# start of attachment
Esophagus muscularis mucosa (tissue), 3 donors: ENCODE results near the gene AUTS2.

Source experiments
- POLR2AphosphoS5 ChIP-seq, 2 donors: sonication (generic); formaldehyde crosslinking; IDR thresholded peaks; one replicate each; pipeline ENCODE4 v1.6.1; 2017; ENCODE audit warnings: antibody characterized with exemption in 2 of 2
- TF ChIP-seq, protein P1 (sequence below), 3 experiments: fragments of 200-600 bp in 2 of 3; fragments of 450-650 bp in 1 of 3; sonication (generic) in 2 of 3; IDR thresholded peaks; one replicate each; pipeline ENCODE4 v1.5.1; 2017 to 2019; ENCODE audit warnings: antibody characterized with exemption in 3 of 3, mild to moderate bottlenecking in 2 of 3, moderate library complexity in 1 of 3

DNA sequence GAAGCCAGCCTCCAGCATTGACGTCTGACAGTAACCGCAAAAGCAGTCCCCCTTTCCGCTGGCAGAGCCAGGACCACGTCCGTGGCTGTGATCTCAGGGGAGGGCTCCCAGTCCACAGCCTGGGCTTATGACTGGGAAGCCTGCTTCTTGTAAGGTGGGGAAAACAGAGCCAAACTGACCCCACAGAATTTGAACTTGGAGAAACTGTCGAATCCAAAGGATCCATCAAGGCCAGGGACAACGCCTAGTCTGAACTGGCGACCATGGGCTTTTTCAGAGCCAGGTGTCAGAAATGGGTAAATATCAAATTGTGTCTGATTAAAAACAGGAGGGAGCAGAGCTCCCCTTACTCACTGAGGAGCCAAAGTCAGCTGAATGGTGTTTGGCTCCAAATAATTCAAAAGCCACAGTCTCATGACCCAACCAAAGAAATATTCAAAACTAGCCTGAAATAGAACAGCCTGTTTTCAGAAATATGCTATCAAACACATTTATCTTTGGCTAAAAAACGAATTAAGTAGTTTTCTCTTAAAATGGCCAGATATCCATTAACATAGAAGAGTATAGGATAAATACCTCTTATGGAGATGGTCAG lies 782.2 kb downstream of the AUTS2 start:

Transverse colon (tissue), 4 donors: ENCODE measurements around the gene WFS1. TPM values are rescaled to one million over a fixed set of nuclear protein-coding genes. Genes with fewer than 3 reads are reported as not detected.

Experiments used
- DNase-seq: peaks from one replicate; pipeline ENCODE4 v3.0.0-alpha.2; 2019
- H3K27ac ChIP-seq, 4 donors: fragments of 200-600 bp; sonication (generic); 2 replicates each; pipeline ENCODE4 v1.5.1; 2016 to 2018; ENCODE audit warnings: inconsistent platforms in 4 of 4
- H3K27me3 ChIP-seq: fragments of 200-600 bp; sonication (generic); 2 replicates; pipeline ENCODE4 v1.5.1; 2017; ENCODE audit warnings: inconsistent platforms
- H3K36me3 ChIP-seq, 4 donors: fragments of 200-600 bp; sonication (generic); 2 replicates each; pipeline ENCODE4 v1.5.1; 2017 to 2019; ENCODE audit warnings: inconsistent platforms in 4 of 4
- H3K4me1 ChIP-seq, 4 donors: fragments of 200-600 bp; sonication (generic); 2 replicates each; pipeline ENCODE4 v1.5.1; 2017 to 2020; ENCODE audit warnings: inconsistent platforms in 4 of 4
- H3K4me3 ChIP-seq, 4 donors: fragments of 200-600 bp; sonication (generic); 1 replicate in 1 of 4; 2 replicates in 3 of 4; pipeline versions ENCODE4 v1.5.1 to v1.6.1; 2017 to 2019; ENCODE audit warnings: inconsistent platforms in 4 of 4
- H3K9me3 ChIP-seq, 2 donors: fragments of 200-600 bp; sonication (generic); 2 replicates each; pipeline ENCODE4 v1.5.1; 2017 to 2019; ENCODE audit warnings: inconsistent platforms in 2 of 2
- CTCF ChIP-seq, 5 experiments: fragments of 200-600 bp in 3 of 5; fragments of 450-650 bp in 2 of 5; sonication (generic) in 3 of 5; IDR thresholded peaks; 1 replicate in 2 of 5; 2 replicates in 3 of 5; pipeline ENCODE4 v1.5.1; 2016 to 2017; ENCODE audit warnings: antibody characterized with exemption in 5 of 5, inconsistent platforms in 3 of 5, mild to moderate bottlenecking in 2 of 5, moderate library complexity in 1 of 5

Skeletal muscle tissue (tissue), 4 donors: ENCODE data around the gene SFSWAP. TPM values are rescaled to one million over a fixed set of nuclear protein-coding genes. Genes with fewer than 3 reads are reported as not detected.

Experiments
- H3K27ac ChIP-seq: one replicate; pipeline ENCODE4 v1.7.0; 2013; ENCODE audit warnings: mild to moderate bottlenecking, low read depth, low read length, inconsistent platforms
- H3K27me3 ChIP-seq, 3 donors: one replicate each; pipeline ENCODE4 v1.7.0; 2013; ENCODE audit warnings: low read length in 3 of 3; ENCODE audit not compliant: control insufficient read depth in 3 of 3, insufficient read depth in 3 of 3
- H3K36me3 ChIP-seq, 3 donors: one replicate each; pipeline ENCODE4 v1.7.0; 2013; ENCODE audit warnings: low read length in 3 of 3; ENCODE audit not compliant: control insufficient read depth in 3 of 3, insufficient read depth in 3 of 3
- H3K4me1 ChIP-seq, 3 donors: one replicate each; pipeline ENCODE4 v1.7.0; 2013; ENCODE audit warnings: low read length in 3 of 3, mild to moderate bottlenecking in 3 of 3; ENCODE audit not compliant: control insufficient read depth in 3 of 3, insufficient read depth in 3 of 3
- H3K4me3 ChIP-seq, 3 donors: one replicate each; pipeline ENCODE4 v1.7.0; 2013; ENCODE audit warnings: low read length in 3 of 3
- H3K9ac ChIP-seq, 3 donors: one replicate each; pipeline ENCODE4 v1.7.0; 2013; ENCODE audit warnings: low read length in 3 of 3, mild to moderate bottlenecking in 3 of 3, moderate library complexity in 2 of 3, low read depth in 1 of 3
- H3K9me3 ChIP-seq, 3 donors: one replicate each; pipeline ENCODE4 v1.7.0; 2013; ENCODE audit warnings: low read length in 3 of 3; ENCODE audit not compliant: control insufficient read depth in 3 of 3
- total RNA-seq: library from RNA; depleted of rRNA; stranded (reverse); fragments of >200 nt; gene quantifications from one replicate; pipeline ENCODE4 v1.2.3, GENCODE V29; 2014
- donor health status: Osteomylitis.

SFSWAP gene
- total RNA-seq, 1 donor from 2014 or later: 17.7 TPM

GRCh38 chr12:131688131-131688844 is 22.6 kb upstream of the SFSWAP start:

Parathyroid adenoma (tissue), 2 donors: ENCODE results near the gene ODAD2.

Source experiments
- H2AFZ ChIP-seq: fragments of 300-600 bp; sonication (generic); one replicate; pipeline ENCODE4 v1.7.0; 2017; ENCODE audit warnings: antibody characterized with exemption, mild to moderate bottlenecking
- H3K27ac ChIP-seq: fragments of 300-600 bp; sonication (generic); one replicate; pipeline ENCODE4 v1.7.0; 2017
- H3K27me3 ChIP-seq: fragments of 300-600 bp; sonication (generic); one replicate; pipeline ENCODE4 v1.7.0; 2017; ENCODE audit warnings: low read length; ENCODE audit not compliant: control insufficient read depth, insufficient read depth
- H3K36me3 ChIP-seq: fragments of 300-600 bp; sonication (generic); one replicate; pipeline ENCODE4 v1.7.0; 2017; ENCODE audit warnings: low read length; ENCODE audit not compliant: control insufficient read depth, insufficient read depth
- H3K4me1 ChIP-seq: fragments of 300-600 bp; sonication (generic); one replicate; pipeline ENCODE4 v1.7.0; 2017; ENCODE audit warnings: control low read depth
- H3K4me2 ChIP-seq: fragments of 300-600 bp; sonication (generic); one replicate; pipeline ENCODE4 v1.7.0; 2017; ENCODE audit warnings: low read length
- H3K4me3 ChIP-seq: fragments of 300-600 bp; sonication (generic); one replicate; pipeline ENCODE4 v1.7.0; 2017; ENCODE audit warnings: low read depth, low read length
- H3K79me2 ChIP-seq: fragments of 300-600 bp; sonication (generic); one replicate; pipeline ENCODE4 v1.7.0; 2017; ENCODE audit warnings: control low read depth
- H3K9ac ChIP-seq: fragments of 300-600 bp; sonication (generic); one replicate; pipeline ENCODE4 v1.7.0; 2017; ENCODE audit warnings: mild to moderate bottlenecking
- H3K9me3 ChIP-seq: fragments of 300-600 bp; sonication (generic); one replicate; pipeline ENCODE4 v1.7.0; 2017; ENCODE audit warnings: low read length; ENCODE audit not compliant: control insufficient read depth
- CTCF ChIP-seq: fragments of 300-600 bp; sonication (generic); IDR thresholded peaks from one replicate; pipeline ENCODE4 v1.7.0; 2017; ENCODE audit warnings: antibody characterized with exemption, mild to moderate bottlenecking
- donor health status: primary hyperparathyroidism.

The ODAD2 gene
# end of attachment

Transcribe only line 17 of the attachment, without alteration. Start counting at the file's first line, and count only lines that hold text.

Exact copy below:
Experiments